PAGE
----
Could you get by on less than the living wage?
Average private pot would provide an income of £2,070 a year
Average private pension pot would provide income of just £2,070 per year. Pensions. It’s a topic that fills many with dread, often avoided for as long as possible. With Pension Awareness Day on 15th September, pensions advice specialist Portafina is educating savers on the benefits of saving into one at the earliest opportunity.
A long-term investment, the income from pension saving is accessible for most from the age of 55. Pensions receive generous tax incentives and workplace schemes are usually boosted by employers as well. For a basic-rate taxpayer, this means that for every £80 they contribute, their pension immediately grows by £20 and possibly much more if the employer contributes as well. These incentives encourage investors and help towards ensuring a comfortable retirement.
Today’s average private pension pot totals just £59,5641, which would provide an annual income of just £2,070. That reduces to £1,8952 for those wanting an income to be paid to their surviving spouse.
Added to the full State Pension of £8,093 for eligible new retirees, the total annual income would be just £10,163. By comparison, the national living wage would provide a pre-tax income of £14,976.3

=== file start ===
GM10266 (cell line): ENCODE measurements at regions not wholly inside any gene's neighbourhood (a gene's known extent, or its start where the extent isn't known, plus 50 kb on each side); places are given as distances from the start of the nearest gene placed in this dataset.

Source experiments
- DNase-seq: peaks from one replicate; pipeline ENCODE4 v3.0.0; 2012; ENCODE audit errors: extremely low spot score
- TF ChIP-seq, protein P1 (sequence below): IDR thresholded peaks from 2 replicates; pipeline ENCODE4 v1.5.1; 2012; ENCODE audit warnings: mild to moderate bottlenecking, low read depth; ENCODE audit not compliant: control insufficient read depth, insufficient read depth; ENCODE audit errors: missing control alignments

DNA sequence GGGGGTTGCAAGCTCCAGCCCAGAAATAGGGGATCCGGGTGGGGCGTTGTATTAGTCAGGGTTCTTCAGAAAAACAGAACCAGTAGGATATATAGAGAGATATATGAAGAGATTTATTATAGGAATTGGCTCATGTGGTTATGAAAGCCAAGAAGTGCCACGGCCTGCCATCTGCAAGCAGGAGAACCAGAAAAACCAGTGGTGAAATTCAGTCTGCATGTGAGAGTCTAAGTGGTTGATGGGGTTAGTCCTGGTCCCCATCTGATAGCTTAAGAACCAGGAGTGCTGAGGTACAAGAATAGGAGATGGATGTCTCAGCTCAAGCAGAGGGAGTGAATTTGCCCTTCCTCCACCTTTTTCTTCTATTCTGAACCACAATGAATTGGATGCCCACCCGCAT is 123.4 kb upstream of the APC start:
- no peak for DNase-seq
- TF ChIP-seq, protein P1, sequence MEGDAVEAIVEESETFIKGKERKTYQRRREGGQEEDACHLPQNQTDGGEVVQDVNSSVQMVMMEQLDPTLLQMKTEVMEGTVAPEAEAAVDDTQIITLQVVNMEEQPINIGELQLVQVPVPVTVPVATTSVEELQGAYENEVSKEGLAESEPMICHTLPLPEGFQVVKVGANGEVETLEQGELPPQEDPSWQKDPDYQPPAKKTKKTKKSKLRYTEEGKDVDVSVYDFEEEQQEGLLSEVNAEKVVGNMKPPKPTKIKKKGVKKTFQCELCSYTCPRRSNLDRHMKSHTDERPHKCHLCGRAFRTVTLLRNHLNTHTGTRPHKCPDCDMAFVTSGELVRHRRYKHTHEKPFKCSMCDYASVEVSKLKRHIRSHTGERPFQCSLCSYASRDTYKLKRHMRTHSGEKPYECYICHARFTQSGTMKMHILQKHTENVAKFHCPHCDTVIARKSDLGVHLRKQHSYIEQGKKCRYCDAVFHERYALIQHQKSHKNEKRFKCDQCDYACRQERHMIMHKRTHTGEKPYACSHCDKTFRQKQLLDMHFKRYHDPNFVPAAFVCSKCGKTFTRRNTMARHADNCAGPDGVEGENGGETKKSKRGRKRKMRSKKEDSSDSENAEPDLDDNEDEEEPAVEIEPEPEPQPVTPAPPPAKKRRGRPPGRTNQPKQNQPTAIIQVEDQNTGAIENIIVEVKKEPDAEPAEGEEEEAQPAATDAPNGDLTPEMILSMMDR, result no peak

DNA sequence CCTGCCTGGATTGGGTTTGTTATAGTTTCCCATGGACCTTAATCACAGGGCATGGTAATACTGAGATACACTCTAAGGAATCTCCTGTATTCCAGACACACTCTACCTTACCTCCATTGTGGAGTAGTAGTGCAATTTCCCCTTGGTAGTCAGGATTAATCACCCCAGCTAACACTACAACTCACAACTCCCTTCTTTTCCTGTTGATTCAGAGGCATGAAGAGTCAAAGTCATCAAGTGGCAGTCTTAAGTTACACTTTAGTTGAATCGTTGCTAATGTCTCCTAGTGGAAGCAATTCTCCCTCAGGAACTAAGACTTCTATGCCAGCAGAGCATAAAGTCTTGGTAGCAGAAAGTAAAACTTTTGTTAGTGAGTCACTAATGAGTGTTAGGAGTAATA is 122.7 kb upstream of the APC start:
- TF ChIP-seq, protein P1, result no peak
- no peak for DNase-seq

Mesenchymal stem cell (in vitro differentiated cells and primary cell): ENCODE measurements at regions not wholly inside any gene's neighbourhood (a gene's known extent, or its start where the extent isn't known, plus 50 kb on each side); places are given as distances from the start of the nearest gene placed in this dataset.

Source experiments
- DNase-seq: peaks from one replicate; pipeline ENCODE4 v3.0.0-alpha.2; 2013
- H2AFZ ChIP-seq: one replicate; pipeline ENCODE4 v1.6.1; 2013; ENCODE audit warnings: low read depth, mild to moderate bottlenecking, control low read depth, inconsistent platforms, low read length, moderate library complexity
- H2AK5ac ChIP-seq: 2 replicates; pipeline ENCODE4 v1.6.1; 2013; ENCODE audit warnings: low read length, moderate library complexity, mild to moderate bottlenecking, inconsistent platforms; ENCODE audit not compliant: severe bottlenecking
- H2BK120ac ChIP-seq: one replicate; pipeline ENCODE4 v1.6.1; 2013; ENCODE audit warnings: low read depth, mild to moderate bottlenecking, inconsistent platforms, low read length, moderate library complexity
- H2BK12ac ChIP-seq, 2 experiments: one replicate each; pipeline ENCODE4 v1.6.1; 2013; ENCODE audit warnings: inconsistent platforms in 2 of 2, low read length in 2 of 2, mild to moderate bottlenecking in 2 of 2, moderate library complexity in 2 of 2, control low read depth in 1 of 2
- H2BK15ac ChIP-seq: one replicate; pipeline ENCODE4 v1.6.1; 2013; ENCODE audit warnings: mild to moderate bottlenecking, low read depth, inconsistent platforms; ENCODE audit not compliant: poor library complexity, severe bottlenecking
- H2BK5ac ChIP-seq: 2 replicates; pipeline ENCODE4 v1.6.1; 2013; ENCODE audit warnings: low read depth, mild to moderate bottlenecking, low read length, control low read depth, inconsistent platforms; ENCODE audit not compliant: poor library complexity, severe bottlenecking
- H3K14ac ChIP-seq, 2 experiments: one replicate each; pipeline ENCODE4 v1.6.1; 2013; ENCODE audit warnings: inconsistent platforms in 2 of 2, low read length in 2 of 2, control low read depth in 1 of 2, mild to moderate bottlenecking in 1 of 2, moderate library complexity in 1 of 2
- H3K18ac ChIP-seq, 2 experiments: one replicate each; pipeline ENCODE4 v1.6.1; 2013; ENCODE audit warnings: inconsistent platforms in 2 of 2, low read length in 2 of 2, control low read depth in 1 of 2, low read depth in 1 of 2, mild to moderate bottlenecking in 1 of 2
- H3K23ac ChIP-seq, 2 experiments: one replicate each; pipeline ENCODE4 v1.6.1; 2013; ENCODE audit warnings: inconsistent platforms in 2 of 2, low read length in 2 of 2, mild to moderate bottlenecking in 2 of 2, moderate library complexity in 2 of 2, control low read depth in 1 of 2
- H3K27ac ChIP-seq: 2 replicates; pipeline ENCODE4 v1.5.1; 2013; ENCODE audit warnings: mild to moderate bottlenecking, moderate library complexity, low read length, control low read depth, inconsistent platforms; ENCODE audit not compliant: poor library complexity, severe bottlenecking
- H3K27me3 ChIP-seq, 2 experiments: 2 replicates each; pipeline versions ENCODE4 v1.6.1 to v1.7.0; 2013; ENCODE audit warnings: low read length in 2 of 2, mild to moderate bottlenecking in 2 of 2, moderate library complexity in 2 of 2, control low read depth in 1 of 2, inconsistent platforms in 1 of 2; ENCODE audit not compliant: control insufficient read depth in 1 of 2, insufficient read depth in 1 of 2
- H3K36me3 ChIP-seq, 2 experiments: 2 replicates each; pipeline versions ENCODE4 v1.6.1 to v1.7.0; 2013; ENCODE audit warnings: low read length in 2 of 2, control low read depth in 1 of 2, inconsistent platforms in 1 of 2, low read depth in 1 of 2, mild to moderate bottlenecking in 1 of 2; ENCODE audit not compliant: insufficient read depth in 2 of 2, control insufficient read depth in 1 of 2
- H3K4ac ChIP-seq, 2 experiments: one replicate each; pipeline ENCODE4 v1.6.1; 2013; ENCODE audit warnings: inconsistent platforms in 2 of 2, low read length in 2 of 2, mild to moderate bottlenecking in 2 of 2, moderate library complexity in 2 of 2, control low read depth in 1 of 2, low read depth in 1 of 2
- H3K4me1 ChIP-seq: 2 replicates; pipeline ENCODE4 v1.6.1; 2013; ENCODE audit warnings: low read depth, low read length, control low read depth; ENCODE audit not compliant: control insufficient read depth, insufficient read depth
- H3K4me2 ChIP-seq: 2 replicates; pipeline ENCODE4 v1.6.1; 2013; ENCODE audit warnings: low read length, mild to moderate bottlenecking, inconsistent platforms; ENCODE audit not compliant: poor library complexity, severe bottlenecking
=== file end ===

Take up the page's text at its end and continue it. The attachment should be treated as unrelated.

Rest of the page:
According to the Association of British Travel Agents, more than a third of 55 to 75-year-olds would spend up to £5,000 a year on just one holiday, and the average over-50 spends £3,8204 a year on luxuries like nights out, meals and gadgets. When balancing an active social life with a limited budget in later life, could you get by on £10,163 a year?
With this in mind, Jamie Smith-Thompson, managing director of Portafina, offers direction on how to make the most of your private pension from day one:
- Make the most of your workplace scheme. If your employer offers to match your contributions, that’s free money and can really accelerate the growth of your pension. Making a £100 contribution and seeing the pot grow by £200 is a great feeling, and that’s before any tax incentive from the government and investment growth.
- Start early, even if you can’t contribute much. The biggest asset to any saver is time, and small amounts add up quickly, helped by the snowball effect of compound interest. Increasing the payments when you receive a pay rise will help the fund to grow even more without you having to downgrade your lifestyle.
- Make sure the investments suit you. If you’re in a workplace scheme, you may be put into a default fund that isn’t completely appropriate for your circumstances. Ask to talk to someone about your options, or talk to a financial adviser for personal recommendations on where to invest your money.
“It’s ironic that what is perhaps the most generous and effective savings product is so misunderstood. Pensions have the ability to change your life and allow you to create the future lifestyle you want.
Even small changes to your financial habits, such as making slightly higher monthly contributions to your pension or switching to one with lower fees, can make a huge difference to the amount of money you have in the future.”
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Releasing your pension benefits early could reduce your income at retirement and therefore is only suitable for a limited number of people and circumstances.
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